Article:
Circle V Ranch

Courtesy Photo

Circle V Ranch

Circle V Ranch in 20th Year Here

City-Bound Kids Meet Great Outdoors

Circle V Ranch
Click to enlarge photo

Courtesy Photo

Circle V Ranch

Circle V Ranch
Click to enlarge photo

Courtesy Photo

Circle V Ranch

Each summer in Santa Barbara, several thousand children who can’t afford to go to camp, do go to camp, thanks to the charitable efforts of the Society of St. Vincent de Paul.

This Christian society operates the Circle V Ranch Camp in the Santa Barbara backcountry near Lake Cachuma. The camp takes in impoverished children from Santa Barbara, Los Angeles, and Ventura counties so that they can experience, for free, a week of enriching outdoor activities.

First established in the Los Angeles National Forest in 1945, the Ranch Camp moved to Santa Barbara—its fourth new location—in 1990. Encompassing 37 acres of glorious woodland scenery, its funding is supplemented by donations from the McCormick Foundation and other bodies.

Older students are paid a stipend to live on the camp and acts as mentors to the children. With 150 children coming to stay at the camp each week, the mentors are constantly occupied with entertaining and looking after every child.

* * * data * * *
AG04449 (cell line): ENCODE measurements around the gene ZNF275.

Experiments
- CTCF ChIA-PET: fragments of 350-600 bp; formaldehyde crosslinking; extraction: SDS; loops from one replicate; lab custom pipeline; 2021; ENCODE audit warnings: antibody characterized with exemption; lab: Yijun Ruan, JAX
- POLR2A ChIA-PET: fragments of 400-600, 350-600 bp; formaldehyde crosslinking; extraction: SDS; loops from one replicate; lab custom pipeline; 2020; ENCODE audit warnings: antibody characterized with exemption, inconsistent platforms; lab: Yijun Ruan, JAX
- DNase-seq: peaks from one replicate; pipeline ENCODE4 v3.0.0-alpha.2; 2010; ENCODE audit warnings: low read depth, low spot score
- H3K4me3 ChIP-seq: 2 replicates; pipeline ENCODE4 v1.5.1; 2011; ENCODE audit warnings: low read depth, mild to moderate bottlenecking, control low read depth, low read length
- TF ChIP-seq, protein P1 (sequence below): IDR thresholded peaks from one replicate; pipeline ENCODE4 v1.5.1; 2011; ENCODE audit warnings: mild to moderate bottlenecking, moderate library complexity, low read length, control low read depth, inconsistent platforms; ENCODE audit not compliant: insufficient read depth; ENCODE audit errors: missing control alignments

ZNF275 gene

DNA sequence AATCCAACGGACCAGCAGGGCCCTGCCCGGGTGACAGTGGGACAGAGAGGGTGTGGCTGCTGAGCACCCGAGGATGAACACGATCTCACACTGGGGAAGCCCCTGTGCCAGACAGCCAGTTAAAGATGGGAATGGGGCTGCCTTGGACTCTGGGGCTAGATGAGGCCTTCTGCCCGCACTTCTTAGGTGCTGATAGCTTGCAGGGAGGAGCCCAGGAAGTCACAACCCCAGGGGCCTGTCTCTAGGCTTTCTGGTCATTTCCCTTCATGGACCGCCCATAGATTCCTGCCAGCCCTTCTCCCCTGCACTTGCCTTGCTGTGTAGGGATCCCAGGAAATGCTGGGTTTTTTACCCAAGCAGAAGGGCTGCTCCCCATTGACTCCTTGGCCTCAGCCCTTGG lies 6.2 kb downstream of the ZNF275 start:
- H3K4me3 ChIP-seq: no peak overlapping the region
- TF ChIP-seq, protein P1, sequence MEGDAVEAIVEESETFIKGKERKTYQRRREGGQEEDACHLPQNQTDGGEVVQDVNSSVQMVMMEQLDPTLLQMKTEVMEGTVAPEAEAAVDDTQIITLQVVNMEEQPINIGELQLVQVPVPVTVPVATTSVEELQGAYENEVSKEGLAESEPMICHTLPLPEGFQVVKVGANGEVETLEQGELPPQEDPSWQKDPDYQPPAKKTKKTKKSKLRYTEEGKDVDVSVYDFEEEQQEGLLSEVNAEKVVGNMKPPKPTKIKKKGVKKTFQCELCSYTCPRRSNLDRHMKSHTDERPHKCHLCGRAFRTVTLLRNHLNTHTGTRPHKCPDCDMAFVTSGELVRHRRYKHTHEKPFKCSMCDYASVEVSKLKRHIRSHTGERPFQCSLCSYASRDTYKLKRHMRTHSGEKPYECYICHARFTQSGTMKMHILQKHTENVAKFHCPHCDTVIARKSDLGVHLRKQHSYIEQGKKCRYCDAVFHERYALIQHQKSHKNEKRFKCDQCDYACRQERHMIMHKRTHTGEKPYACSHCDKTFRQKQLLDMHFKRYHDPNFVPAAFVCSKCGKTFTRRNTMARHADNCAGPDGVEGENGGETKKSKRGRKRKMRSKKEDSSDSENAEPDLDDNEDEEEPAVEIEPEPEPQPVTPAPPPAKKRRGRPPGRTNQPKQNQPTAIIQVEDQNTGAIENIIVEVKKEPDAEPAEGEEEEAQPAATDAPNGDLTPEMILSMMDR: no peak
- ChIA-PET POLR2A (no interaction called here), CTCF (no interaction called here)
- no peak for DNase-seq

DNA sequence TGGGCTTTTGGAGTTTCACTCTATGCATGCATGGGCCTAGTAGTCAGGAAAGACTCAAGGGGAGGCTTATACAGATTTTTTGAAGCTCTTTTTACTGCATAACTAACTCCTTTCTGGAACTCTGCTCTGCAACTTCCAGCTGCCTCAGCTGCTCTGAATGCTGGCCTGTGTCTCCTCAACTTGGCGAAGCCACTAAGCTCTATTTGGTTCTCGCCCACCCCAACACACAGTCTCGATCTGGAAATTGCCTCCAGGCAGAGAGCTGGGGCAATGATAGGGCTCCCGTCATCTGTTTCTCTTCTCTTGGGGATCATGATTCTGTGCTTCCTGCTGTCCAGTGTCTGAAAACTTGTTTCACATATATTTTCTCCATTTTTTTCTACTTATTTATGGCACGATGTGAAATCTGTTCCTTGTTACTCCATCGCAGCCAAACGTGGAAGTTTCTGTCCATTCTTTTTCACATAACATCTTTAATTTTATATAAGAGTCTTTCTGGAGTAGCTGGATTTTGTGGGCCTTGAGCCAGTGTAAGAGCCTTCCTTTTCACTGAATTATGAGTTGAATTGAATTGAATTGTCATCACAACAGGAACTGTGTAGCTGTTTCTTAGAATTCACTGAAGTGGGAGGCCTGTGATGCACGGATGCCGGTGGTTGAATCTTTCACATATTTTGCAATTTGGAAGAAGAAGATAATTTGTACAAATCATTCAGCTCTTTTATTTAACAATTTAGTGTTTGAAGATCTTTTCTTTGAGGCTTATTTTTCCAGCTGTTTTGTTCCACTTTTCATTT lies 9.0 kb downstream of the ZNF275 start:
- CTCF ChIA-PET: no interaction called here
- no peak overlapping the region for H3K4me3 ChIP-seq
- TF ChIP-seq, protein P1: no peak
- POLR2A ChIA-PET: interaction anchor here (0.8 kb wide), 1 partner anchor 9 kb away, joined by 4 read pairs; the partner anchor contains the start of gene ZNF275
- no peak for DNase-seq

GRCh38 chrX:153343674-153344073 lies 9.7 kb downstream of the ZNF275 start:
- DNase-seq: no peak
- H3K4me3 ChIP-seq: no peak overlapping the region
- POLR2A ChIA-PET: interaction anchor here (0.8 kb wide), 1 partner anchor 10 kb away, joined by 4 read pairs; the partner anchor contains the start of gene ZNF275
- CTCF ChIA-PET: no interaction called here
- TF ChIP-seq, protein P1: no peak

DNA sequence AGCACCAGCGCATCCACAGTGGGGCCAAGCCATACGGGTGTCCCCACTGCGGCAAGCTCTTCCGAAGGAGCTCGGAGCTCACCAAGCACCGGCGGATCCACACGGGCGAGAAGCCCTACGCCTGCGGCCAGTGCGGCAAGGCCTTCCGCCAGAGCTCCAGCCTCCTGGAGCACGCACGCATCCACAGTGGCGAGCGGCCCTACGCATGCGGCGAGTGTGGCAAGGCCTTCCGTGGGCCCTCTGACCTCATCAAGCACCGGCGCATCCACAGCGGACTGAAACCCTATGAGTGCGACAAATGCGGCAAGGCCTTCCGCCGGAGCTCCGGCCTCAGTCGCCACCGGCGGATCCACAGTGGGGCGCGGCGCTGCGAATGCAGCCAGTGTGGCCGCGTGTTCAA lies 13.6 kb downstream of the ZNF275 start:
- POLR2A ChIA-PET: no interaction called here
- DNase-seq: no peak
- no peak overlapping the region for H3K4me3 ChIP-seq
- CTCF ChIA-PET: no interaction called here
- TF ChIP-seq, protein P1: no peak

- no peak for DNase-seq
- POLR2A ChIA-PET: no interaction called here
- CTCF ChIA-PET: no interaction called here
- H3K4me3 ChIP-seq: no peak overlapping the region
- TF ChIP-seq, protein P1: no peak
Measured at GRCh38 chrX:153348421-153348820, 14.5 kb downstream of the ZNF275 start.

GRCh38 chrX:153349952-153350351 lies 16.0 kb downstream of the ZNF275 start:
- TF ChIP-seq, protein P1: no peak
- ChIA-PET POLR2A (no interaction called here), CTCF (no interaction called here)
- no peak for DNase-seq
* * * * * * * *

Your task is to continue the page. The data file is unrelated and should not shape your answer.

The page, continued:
The motto of the summer camp is “Faith, Fun, and Friendship,” according to Camp Director Ray Lopez. The children’s confidence and self-esteem grows over the week, he said, as they find themselves completing outdoor adventure activities in a new setting, while making friends from different cities.

The children can try their hands at archery or painting, before rushing to swim, play soccer, or go hiking. Lopez believes that a child’s freedom in their choice of activity is key to their feeling of accomplishment upon finishing it.

The camp mentors learn how to be responsible for others, and gain valuable leadership and first-aid skills, Lopez said. This experience will help to demonstrate their qualities to future employers. The children, who look up to these mentors, learn that they too can help themselves and the people around them.

Eleven-year-old Robert said that “the counselors are awesome and the sports are great,” although he cautioned that “they need more mashed potatoes” in the canteen.

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